Towards the end of the 90s, the Otaku culture began to reach maturity as anime, manga and games became an indelible aspect of Japanese soft power. Hollywood and Hong Kong cinema looked towards Otaku culture for inspiration. Within Japan itself, the scene was undergoing transformation as those born after the 1970 Osaka World Expo became empowered income earners. A wormhole opened along the Yamanote line, a stop away from Ueno station – the small town of Akihabara became the world’s capital of Otaku culture.
January 2000 issue of Dengeki Hobby Magazine
Gundam became synonymous with Otaku Culture – if you’re an Otaku, there’s no way you can avoid Gundam’s pervasive presence. After a 13 years, B-Club ended it’s run in February 1998. Nine months later, Dengeki Hobby Magazine (電撃ホビーマガジン) cane onto the scene in to fill the gaping vacuum. Mediaworks, the publisher of Dengeki Hobby Magazine managed to attract editorial staff from Hobby Japan. It wasn’t long before Dengeki Hobby Magazine began to adopt the incumbent hobby mag’s format and became its worthy competitor – in terms of contents, look and coverage. The only difference is in the binding format – Hobby Japan’s publication reads from left-to-right like most English publications, while Dengeki Hobby Magazine reads from right-to-left in East Asian style.
Inadvertently, Gundam became an anchor feature for the new magazine. Instead of one magazine, there were two hobby magazines that provided dedicated coverage on Gundam related news. Gundam became a universal feature and currency for any hobby/otaku-related magazines. There were times when I wondered why the other robot anime franchises such as Super Dimensional Macross, Armored Trooper Votoms et al did not achieve cult status. Their original series were excellent works. I suppose one of the basic quality of an Otaku is not to be Robot-siao but must be Gundam-siao. (Gundam-siao: That’s what the old school military modellers used to label the other pla-modellers who are crazy over Gundam)
The Otaku scene began to diversify during the turn of the century. While robots/mecha remained as the primary obsession of most Otakus, girl figurines began sprouting on the scene. Girl figurines started to compete with robots and mechas for shelf/print-space. It was not so evident at first, as girl figurines were relatively new and received the same attention as garage kits or toys.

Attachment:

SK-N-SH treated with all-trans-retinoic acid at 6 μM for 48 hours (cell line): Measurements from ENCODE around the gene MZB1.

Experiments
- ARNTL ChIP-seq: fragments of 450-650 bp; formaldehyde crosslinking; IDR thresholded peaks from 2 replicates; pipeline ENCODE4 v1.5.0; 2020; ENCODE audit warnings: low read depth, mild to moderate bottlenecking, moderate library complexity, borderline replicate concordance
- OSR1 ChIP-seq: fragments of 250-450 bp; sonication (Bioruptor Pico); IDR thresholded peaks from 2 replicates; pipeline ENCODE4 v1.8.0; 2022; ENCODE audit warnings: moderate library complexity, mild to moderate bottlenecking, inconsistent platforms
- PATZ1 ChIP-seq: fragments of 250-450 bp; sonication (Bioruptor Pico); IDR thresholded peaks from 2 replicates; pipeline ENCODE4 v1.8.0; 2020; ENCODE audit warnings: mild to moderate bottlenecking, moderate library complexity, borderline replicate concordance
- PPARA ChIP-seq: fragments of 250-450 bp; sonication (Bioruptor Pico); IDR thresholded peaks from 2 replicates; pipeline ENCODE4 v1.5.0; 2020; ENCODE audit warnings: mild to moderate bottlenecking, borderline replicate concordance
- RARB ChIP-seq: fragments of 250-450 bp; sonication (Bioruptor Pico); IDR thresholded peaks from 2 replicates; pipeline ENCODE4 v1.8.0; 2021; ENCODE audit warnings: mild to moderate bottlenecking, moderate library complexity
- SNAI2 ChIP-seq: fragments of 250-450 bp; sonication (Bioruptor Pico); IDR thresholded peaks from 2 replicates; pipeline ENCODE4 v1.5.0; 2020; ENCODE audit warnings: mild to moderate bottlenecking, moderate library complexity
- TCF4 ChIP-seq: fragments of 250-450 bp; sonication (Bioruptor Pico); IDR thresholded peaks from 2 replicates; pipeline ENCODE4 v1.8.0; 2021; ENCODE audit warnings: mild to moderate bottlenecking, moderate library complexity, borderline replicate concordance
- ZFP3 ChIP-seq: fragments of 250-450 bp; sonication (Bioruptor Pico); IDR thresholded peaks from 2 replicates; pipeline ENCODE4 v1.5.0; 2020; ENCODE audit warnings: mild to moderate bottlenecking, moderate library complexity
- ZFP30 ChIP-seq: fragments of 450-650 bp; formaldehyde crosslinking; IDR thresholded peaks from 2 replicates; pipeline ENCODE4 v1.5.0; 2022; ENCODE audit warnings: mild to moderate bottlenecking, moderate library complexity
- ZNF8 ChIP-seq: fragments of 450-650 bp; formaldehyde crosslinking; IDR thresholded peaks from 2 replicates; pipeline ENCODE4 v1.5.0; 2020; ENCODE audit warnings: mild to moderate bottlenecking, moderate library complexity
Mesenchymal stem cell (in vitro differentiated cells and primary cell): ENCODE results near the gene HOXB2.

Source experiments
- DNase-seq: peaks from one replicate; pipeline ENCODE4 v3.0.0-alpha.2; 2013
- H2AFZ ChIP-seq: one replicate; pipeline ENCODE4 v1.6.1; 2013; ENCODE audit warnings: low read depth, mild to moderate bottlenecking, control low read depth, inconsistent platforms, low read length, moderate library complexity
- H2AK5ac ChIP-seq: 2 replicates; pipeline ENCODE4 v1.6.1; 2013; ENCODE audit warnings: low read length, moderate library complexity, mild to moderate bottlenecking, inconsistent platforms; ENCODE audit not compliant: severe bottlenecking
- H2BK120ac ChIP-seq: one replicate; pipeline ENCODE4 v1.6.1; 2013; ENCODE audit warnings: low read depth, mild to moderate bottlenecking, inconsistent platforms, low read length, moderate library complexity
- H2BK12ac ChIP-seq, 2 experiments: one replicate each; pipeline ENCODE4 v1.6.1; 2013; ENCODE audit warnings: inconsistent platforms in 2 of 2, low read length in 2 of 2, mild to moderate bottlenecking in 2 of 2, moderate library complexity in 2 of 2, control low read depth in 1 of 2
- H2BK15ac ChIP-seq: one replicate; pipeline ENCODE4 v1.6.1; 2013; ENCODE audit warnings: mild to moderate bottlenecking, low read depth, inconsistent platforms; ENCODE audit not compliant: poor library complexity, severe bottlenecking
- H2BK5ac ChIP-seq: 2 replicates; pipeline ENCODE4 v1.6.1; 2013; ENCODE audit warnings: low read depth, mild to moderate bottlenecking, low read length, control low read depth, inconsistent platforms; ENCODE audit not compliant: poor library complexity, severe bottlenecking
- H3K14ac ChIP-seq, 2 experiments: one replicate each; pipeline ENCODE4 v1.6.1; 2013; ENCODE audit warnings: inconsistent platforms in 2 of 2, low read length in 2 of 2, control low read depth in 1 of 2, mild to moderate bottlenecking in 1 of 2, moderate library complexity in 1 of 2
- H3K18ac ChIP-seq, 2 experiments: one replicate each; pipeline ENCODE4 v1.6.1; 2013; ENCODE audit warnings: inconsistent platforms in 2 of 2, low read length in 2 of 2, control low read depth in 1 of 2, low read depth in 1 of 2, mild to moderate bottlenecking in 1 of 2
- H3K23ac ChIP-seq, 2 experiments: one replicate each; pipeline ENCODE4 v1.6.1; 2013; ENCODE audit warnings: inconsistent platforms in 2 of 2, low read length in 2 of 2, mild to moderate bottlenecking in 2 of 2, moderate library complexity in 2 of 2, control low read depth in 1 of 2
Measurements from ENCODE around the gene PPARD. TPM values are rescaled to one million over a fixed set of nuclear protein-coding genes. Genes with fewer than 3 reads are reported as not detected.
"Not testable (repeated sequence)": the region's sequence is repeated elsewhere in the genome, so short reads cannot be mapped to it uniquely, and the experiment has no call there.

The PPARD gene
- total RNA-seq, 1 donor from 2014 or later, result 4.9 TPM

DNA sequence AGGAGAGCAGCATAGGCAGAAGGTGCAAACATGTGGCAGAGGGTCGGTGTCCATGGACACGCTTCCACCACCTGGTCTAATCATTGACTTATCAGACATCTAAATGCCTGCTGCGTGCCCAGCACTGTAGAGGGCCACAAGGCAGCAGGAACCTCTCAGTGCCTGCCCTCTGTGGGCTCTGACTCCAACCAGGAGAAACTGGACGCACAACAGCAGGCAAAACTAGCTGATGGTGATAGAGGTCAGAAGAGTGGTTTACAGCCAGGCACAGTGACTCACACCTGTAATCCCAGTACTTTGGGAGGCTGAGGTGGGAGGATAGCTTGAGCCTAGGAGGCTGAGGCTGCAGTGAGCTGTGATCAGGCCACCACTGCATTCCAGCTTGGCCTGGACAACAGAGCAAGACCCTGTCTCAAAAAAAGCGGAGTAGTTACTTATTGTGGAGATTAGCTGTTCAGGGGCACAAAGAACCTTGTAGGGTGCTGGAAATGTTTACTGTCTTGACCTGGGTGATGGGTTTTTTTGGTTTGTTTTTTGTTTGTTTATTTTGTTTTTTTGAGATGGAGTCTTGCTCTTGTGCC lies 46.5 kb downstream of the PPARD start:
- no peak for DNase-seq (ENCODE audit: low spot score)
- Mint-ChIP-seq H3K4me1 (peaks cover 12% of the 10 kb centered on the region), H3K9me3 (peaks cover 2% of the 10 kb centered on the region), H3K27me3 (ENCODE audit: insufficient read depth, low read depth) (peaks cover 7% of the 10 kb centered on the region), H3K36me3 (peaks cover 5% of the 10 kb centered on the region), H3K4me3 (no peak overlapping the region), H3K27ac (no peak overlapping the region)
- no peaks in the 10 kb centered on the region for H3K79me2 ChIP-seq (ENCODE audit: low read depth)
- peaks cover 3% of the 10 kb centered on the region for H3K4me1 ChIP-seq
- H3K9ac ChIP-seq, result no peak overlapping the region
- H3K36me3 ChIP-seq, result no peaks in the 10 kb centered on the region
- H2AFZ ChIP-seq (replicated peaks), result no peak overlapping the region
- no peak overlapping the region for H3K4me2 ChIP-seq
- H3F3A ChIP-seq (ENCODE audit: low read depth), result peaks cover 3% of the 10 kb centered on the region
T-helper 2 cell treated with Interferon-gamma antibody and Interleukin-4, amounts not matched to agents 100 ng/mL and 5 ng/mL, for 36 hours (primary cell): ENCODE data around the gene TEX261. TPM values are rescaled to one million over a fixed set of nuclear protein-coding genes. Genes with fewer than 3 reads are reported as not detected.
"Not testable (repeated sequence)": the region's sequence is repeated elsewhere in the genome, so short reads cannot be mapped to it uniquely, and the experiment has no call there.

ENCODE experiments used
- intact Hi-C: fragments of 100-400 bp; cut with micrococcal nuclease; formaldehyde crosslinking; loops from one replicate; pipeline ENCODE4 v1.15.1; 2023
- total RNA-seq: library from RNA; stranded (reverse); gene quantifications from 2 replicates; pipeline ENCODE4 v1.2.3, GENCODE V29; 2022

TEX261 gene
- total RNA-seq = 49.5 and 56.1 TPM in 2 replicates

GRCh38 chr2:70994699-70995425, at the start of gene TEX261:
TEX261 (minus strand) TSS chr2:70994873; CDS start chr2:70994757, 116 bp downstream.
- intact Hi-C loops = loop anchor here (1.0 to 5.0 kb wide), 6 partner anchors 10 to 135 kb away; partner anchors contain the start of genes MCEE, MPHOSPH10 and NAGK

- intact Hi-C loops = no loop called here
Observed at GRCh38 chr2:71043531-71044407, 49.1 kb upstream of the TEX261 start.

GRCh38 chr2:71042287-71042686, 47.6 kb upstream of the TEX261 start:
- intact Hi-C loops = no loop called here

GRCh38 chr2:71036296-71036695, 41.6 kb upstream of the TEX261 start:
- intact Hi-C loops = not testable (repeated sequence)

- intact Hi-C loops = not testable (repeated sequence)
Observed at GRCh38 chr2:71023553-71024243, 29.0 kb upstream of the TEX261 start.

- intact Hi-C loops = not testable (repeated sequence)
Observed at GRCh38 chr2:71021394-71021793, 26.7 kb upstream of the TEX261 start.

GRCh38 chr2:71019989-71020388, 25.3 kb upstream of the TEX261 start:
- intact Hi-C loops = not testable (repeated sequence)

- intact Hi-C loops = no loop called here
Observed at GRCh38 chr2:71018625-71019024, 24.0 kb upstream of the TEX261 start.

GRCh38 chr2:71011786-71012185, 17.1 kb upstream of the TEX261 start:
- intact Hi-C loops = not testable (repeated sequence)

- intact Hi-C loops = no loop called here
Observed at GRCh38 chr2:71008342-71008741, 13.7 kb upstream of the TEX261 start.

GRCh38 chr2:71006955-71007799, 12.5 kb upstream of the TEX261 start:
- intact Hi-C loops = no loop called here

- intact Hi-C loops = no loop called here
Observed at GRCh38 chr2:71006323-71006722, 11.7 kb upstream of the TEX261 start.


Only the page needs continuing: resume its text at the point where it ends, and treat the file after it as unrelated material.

Garage Kit from January 2000 Dengeki Hobby Magazine
There’s Definitely more bishōjo garage kits than before, almost as many as the sci-fi (mecha, robot) kits. Around the same time, a new trend was emerging – fully assembled and coloured girl figurines that you could buy off the shelf. These came in the form of cold cast resin kit (polystone), and were categorised under the same group with action figures in the toys section of the hobby mag.
Cold Cast Resin (Polystone) Girl Figurines
Some of the cold-cast resin girl figurines featured on the toys section include the non-scale figure of Five Star Story’s Auxo and the 1:8 scale Sakura Kinomoto of Card Captor Sakura (both figures from Kaiyodo). There’s also the 1:7 scale girls Athena Asamiya, Blue Mary and Shermie from Epoch. And there’s also figurines of Serge, Kid and Lynx from the game Chrono Cross.
But when did girl figurines become a primary obsession for Otakus? I had to dig deeper into my collection of hobby mags.
Dengeki Hobby Magazine began dedicating a section to girl figurines in mid-2000. “DenHobby – Otome Gumi” (電ホビ．乙女組) began serialising in the July 2000 issue of Dengeki Hobby Mag.
Dengeki Hobby Mag July 2000
Girl figurines established a foothold amongst Gundam-saturated Otakudom without much fanfare. There were no publicity or notice from the editorial staff announcing this new feature.
The first instance of “DenHobby – Otome-Gumi” (電ホビ．乙女組)
Ami Mizuno aka Sailor Mercury from the “Pretty Soldier Sailor Moon” (美少女戦士セーラームーン) franchise inaugurated the birth of this new section. The first “Otome Gumi” feature only spanned two pages. It was a modest beginning to a lasting establishment. In the current issues of Dengeki Hobby Mag, “Otome Gumi” is a chapter on its own.
Cold-cast Resin Sailor Mercury
In the same issue, there was a special coverage on the 1:4 scale of Sailor Mercury from Kyosho. It was rather unusual for a company the specialised in R/C models to get involved in girl figurine productions.
1:4 Sailormoon Mercury Figure from Kyosho
Sailor Mercury might not be the first collectible girl figurine, but she’s got all the qualities of Moé (萌) and that made her an ideal harbinger of bishōjo culture to Otaku-dom. Within a year, there’s enough goods coming forth from the figure sweat shops for Mediaworks to start a new quarterly mook series dedicated to girl figurines – Figure Maniacs (フィギュアマニアックス).